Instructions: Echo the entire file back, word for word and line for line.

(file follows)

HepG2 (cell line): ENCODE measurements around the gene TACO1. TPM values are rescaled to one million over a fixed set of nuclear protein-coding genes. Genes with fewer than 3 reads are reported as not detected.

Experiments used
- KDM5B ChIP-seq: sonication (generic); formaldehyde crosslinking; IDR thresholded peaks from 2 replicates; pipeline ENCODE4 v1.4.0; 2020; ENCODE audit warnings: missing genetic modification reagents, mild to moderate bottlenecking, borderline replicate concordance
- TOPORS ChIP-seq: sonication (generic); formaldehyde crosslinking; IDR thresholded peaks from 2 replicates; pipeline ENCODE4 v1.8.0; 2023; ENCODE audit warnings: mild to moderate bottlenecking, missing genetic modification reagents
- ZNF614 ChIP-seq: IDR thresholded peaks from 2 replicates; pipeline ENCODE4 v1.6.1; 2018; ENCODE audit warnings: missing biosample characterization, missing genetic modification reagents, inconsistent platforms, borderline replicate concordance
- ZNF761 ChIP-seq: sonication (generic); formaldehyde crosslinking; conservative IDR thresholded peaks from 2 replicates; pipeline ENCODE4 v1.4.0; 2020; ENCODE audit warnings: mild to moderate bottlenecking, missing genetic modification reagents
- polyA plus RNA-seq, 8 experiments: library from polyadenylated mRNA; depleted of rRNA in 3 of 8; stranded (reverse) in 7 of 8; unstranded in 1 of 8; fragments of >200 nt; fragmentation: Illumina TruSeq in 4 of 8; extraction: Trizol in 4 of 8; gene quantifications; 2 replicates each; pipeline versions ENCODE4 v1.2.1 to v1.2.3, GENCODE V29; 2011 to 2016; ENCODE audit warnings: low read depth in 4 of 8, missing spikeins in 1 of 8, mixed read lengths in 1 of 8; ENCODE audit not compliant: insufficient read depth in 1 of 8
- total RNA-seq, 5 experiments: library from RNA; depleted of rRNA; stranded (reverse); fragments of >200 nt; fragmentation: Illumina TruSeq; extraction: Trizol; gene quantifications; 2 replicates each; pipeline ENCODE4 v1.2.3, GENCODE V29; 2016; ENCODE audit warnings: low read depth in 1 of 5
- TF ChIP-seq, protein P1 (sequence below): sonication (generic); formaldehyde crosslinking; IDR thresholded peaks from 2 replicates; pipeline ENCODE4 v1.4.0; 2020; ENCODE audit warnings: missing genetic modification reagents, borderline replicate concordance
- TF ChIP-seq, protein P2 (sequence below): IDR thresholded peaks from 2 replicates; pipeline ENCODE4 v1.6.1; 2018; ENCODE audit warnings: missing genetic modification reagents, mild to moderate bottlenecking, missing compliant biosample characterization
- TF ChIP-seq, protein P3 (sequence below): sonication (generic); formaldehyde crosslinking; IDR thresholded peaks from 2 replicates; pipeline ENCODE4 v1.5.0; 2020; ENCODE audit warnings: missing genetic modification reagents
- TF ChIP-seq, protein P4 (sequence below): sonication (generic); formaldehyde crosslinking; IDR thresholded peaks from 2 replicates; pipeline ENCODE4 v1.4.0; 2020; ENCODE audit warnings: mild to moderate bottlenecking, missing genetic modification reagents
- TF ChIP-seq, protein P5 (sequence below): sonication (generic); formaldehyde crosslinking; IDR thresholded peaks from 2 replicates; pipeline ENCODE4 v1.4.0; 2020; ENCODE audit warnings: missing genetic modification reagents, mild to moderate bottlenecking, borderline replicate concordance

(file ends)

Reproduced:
HepG2 (cell line): ENCODE measurements around the gene TACO1. TPM values are rescaled to one million over a fixed set of nuclear protein-coding genes. Genes with fewer than 3 reads are reported as not detected.

Experiments used
- KDM5B ChIP-seq: sonication (generic); formaldehyde crosslinking; IDR thresholded peaks from 2 replicates; pipeline ENCODE4 v1.4.0; 2020; ENCODE audit warnings: missing genetic modification reagents, mild to moderate bottlenecking, borderline replicate concordance
- TOPORS ChIP-seq: sonication (generic); formaldehyde crosslinking; IDR thresholded peaks from 2 replicates; pipeline ENCODE4 v1.8.0; 2023; ENCODE audit warnings: mild to moderate bottlenecking, missing genetic modification reagents
- ZNF614 ChIP-seq: IDR thresholded peaks from 2 replicates; pipeline ENCODE4 v1.6.1; 2018; ENCODE audit warnings: missing biosample characterization, missing genetic modification reagents, inconsistent platforms, borderline replicate concordance
- ZNF761 ChIP-seq: sonication (generic); formaldehyde crosslinking; conservative IDR thresholded peaks from 2 replicates; pipeline ENCODE4 v1.4.0; 2020; ENCODE audit warnings: mild to moderate bottlenecking, missing genetic modification reagents
- polyA plus RNA-seq, 8 experiments: library from polyadenylated mRNA; depleted of rRNA in 3 of 8; stranded (reverse) in 7 of 8; unstranded in 1 of 8; fragments of >200 nt; fragmentation: Illumina TruSeq in 4 of 8; extraction: Trizol in 4 of 8; gene quantifications; 2 replicates each; pipeline versions ENCODE4 v1.2.1 to v1.2.3, GENCODE V29; 2011 to 2016; ENCODE audit warnings: low read depth in 4 of 8, missing spikeins in 1 of 8, mixed read lengths in 1 of 8; ENCODE audit not compliant: insufficient read depth in 1 of 8
- total RNA-seq, 5 experiments: library from RNA; depleted of rRNA; stranded (reverse); fragments of >200 nt; fragmentation: Illumina TruSeq; extraction: Trizol; gene quantifications; 2 replicates each; pipeline ENCODE4 v1.2.3, GENCODE V29; 2016; ENCODE audit warnings: low read depth in 1 of 5
- TF ChIP-seq, protein P1 (sequence below): sonication (generic); formaldehyde crosslinking; IDR thresholded peaks from 2 replicates; pipeline ENCODE4 v1.4.0; 2020; ENCODE audit warnings: missing genetic modification reagents, borderline replicate concordance
- TF ChIP-seq, protein P2 (sequence below): IDR thresholded peaks from 2 replicates; pipeline ENCODE4 v1.6.1; 2018; ENCODE audit warnings: missing genetic modification reagents, mild to moderate bottlenecking, missing compliant biosample characterization
- TF ChIP-seq, protein P3 (sequence below): sonication (generic); formaldehyde crosslinking; IDR thresholded peaks from 2 replicates; pipeline ENCODE4 v1.5.0; 2020; ENCODE audit warnings: missing genetic modification reagents
- TF ChIP-seq, protein P4 (sequence below): sonication (generic); formaldehyde crosslinking; IDR thresholded peaks from 2 replicates; pipeline ENCODE4 v1.4.0; 2020; ENCODE audit warnings: mild to moderate bottlenecking, missing genetic modification reagents
- TF ChIP-seq, protein P5 (sequence below): sonication (generic); formaldehyde crosslinking; IDR thresholded peaks from 2 replicates; pipeline ENCODE4 v1.4.0; 2020; ENCODE audit warnings: missing genetic modification reagents, mild to moderate bottlenecking, borderline replicate concordance